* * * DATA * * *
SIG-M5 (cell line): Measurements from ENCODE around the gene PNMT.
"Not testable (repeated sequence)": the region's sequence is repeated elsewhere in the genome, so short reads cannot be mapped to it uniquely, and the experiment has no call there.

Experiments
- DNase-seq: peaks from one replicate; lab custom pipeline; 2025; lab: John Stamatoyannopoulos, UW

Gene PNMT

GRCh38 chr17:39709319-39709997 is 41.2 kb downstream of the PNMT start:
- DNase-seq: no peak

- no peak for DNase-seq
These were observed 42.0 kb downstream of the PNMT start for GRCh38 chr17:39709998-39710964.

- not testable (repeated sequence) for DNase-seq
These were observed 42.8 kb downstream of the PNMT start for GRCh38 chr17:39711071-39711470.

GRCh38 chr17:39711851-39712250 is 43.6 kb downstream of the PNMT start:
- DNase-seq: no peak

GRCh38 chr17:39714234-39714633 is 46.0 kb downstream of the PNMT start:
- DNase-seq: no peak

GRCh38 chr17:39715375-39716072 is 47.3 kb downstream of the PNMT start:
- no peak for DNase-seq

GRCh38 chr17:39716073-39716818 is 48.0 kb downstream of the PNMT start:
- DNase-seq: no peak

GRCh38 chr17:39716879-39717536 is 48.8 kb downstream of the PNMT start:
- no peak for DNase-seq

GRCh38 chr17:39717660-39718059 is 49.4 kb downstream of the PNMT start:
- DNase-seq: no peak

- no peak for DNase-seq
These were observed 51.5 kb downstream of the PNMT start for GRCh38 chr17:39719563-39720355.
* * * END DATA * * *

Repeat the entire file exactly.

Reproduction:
SIG-M5 (cell line): Measurements from ENCODE around the gene PNMT.
"Not testable (repeated sequence)": the region's sequence is repeated elsewhere in the genome, so short reads cannot be mapped to it uniquely, and the experiment has no call there.

Experiments
- DNase-seq: peaks from one replicate; lab custom pipeline; 2025; lab: John Stamatoyannopoulos, UW

Gene PNMT

GRCh38 chr17:39709319-39709997 is 41.2 kb downstream of the PNMT start:
- DNase-seq: no peak

- no peak for DNase-seq
These were observed 42.0 kb downstream of the PNMT start for GRCh38 chr17:39709998-39710964.

- not testable (repeated sequence) for DNase-seq
These were observed 42.8 kb downstream of the PNMT start for GRCh38 chr17:39711071-39711470.

GRCh38 chr17:39711851-39712250 is 43.6 kb downstream of the PNMT start:
- DNase-seq: no peak

GRCh38 chr17:39714234-39714633 is 46.0 kb downstream of the PNMT start:
- DNase-seq: no peak

GRCh38 chr17:39715375-39716072 is 47.3 kb downstream of the PNMT start:
- no peak for DNase-seq

GRCh38 chr17:39716073-39716818 is 48.0 kb downstream of the PNMT start:
- DNase-seq: no peak

GRCh38 chr17:39716879-39717536 is 48.8 kb downstream of the PNMT start:
- no peak for DNase-seq

GRCh38 chr17:39717660-39718059 is 49.4 kb downstream of the PNMT start:
- DNase-seq: no peak

- no peak for DNase-seq
These were observed 51.5 kb downstream of the PNMT start for GRCh38 chr17:39719563-39720355.